Saturday was the traditional wine harvest ceremony in Florence and I watched the preparations at the Duomo. Two white cows were unloaded, washed and decorated with red tassels. Then a cart carrying a pyramid of about 1500 bottles of wine was, very carefully, eased off of the back of a truck and hooked up to the cows.
The wine was in the traditional pear-shaped bottles wrapped in raffia, and raffia strips had been woven between them to hold them all together. This cart is called the “Carro Matto” which translates into “Crazy Cart”. I have to agree that it doesn’t seem like the smartest thing to do: stack up 1500 bottles of wine into a narrow pyramid and hook them up to a couple of cows, but it is tradition.
This ceremony has been taking place since the middle ages, when the people of Rufina, a small wine producing town outside of Florence, were compelled to bring their first harvest to the rulers of Florence. The wine is blessed at the Cathedral then there is a parade through the city with music, costumes, and flag throwing. When it reaches Piazza della Signoria there is a toast to the health of the people of Florence. I don’t know if the people of Florence get to drink the wine or not, because we were hungry and went off to dinner.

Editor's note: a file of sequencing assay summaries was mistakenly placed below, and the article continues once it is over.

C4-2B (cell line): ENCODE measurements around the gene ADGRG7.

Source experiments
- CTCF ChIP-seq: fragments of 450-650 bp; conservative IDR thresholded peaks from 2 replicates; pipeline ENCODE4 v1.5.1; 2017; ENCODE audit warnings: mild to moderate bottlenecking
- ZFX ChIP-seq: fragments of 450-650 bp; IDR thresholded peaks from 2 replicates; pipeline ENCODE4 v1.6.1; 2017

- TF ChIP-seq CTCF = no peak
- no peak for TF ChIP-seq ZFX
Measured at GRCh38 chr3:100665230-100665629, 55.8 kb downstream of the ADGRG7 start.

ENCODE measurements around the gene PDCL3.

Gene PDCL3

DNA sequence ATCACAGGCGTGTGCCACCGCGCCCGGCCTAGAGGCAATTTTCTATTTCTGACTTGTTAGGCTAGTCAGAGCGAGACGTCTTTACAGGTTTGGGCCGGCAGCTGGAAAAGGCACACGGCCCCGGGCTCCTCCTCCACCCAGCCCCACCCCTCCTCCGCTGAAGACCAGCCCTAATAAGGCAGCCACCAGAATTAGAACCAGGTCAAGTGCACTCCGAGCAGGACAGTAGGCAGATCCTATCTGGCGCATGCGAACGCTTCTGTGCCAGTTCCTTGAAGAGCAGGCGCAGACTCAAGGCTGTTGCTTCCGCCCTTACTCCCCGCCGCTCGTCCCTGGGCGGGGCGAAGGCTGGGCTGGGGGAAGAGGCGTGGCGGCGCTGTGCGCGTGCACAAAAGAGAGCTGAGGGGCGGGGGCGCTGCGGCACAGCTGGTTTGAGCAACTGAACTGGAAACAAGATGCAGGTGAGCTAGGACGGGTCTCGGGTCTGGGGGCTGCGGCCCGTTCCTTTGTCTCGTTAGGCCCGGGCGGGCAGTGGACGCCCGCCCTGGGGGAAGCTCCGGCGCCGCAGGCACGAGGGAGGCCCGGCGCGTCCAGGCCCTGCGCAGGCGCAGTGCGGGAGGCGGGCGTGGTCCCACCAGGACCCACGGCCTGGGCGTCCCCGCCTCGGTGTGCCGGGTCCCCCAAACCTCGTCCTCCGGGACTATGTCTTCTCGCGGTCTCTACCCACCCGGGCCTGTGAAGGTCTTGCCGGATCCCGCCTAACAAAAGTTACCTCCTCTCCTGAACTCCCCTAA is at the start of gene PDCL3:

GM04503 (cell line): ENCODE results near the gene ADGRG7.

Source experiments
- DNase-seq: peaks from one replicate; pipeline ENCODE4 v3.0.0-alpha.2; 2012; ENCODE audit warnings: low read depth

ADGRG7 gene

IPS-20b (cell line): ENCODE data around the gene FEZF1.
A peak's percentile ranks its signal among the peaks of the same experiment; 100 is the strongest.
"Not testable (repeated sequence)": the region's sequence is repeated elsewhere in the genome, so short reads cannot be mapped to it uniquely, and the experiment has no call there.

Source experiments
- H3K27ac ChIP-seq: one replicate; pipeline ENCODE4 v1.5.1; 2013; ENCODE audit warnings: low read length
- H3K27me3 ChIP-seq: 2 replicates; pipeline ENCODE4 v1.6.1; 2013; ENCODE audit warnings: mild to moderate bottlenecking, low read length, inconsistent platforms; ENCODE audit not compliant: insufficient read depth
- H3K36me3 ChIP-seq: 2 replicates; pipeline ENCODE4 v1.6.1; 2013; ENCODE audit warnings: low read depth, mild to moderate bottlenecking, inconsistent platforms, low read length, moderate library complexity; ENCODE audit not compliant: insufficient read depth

Today when I passed through Piazza della Repubblica about 12.30 I saw this man sitting in the air. When I passed back by about 4.30 he was still there. There were many people gathered around, and I watched for a while as well, to try and figure out what was going on. I heard people asking how he could do that and there were a few interesting ideas.
One boy thought he was using magnetic plates. Another one came up with an idea that made more sense. He thought that he was sitting on a suspended chair: that the base was covered by the orange cloth on the ground and the stick had a bar attached that went through his sleeve to which a seat was attached.
I think that is probably correct, but it was quite impressive to see anyway. And, if you put money in his little pot, he would give you a piece of paper with a “pearl of wisdom” on it. Mine said, “Great souls have wills; feeble souls have wishes.”
There is always something interesting to see in Florence.
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